Microfluidics and Nanofluidics

, Volume 19, Issue 4, pp 883–890 | Cite as

Deformation of a single mouse oocyte in a constricted microfluidic channel

  • ZhengYuan Luo
  • Sinan Güven
  • Irep Gozen
  • Pu Chen
  • Savas Tasoglu
  • Raymond M. Anchan
  • BoFeng Bai
  • Utkan Demirci
Research Paper

Abstract

Single oocyte manipulation in microfluidic channels via precisely controlled flow is critical in microfluidics-based in vitro fertilization. Such systems can potentially minimize the number of transfer steps among containers for rinsing as often performed during conventional in vitro fertilization and can standardize protocols by minimizing manual handling steps. To study shape deformation of oocytes under shear flow and its subsequent impact on their spindle structure is essential for designing microfluidics for in vitro fertilization. Here, we developed a simple yet powerful approach to (1) trap a single oocyte and induce its deformation through a constricted microfluidic channel, (2) quantify oocyte deformation in real time using a conventional microscope and (3) retrieve the oocyte from the microfluidic device to evaluate changes in their spindle structures. We found that oocytes can be significantly deformed under high flow rates, e.g., 10 μL/min in a constricted channel with a width and height of 50 and 150 μm, respectively. Oocyte spindles can be severely damaged, as shown here by immunocytochemistry staining of the microtubules and chromosomes. The present approach can be useful to investigate underlying mechanisms of oocyte deformation exposed to well-controlled shear stresses in microfluidic channels, which enables a broad range of applications for reproductive medicine.

Keywords

Oocyte deformation Spindle damage Single cell trapping Microfluidics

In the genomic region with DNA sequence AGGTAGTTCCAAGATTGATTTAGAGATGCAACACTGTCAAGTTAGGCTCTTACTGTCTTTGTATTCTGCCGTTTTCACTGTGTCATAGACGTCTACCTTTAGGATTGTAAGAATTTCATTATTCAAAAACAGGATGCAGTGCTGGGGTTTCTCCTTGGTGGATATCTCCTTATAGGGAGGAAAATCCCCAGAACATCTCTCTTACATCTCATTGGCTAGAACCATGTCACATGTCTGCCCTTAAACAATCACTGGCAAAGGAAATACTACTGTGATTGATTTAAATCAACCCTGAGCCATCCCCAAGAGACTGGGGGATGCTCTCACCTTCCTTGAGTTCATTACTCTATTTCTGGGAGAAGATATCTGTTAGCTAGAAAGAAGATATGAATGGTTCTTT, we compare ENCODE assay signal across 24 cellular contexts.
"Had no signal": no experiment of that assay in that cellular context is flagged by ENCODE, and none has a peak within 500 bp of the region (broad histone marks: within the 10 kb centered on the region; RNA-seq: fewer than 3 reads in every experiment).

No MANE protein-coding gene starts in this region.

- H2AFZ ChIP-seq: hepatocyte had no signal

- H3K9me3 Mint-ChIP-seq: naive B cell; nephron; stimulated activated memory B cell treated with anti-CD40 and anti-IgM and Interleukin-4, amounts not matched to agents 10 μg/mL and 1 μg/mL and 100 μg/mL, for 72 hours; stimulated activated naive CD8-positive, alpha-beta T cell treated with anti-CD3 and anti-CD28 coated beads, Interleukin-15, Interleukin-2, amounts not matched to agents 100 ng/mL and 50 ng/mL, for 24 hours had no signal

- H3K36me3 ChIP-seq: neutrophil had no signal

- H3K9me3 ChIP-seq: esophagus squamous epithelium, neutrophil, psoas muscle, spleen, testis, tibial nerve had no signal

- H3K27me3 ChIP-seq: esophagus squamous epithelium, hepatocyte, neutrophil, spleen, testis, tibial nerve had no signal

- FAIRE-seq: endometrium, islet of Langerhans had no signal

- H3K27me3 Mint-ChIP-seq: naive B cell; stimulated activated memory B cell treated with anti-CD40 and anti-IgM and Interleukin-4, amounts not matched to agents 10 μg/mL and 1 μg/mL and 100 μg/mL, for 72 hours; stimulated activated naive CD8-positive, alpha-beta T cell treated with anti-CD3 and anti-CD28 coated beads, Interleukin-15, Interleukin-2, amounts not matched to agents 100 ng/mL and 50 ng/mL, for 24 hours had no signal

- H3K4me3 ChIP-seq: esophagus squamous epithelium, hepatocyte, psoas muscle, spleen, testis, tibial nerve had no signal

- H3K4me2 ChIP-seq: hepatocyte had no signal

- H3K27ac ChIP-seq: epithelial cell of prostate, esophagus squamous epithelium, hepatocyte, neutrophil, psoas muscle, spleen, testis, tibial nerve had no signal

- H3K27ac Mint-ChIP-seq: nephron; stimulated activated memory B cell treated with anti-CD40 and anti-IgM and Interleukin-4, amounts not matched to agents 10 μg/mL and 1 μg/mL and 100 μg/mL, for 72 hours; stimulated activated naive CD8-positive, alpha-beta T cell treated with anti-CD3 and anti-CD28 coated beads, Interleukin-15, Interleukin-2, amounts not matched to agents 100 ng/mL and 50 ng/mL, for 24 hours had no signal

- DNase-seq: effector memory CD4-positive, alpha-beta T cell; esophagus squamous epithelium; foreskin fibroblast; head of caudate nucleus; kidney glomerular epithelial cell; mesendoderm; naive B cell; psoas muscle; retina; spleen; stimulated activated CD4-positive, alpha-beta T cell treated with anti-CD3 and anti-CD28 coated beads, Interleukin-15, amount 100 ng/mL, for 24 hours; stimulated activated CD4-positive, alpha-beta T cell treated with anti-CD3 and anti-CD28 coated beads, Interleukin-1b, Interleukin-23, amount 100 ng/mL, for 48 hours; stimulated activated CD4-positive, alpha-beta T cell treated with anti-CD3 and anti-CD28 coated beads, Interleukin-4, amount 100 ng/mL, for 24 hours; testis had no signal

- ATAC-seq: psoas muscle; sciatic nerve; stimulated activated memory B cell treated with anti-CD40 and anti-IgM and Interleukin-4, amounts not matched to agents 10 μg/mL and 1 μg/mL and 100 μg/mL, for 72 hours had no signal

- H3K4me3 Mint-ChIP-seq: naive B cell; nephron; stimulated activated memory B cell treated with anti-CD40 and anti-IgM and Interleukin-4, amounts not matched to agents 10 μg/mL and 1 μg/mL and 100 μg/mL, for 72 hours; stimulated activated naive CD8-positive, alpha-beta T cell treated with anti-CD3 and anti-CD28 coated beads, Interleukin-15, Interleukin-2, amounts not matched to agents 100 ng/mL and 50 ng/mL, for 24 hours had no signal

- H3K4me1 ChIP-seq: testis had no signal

Supplementary material

10404_2015_1614_MOESM1_ESM.doc (218 kb)
Supplementary material 1 (DOC 218 kb)

Supplementary material 2 (AVI 9398 kb)

Supplementary material 3 (AVI 18789 kb)

Supplementary material 4 (AVI 10837 kb)

Supplementary material 5 (AVI 10003 kb)

Supplementary material 6 (AVI 2470 kb)

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Copyright information

© Springer-Verlag Berlin Heidelberg 2015

Authors and Affiliations

  • ZhengYuan Luo
    • 1
    • 2
  • Sinan Güven
    • 1
    • 4
    • 6
  • Irep Gozen
    • 1
  • Pu Chen
    • 1
    • 4
  • Savas Tasoglu
    • 1
    • 5
  • Raymond M. Anchan
    • 3
  • BoFeng Bai
    • 2
  • Utkan Demirci
    • 1
    • 4
  1. 1.Division of Biomedical Engineering, Department of Medicine, Brigham and Women’s HospitalHarvard Medical SchoolBostonUSA
  2. 2.State Key Laboratory of Multiphase Flow in Power EngineeringXi’an Jiaotong UniversityXi’anPeople’s Republic of China
  3. 3.Center for Infertility and Reproductive Surgery, Obstetrics Gynecology and Reproductive Biology, Brigham and Women’s HospitalHarvard Medical SchoolBostonUSA
  4. 4.Demirci Bio-Acoustic MEMS in Medicine (BAMM) Lab, Department of Radiology, Canary Center for Early Cancer DetectionStanford University School of MedicineStanfordUSA
  5. 5.Department of Mechanical EngineeringUniversity of ConnecticutStorrsUSA
  6. 6.Izmir Biomedicine and Genome CenterDokuz Eylul UniversityIzmirTurkey

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